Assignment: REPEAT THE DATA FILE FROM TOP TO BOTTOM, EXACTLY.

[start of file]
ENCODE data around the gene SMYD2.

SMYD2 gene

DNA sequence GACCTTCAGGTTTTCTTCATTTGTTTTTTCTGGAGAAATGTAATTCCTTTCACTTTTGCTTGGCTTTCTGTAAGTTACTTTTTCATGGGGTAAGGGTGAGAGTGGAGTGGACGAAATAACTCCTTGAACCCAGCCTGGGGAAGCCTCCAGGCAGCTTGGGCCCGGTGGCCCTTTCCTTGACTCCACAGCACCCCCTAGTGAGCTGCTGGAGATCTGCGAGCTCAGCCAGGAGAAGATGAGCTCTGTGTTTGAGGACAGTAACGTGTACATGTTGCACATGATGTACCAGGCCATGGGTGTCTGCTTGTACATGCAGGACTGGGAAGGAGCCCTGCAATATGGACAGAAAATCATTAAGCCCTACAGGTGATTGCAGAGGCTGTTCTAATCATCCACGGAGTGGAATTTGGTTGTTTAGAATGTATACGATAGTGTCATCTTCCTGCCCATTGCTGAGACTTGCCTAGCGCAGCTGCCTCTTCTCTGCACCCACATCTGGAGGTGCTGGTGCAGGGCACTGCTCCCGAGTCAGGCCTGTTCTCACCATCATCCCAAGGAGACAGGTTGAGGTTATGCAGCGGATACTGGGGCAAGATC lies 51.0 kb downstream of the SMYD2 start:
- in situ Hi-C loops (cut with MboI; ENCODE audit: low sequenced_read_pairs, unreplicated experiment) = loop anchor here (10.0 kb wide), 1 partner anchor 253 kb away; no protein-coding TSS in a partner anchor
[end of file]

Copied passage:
ENCODE data around the gene SMYD2.

SMYD2 gene

DNA sequence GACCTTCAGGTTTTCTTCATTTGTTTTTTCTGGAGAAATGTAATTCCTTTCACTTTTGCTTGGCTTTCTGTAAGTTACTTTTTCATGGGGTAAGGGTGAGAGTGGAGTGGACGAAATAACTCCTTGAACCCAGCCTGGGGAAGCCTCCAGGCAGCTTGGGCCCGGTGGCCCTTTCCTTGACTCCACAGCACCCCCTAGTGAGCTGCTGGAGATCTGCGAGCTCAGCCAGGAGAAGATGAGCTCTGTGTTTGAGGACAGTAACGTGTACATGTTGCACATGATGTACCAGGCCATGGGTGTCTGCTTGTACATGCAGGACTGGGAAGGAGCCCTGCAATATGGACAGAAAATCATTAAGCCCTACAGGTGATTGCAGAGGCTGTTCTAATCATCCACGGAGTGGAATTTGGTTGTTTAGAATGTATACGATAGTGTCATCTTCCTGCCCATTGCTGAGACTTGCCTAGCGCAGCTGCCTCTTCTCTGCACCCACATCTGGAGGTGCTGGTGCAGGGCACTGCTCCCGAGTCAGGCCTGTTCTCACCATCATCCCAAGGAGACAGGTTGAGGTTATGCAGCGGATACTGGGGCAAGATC lies 51.0 kb downstream of the SMYD2 start:
- in situ Hi-C loops (cut with MboI; ENCODE audit: low sequenced_read_pairs, unreplicated experiment) = loop anchor here (10.0 kb wide), 1 partner anchor 253 kb away; no protein-coding TSS in a partner anchor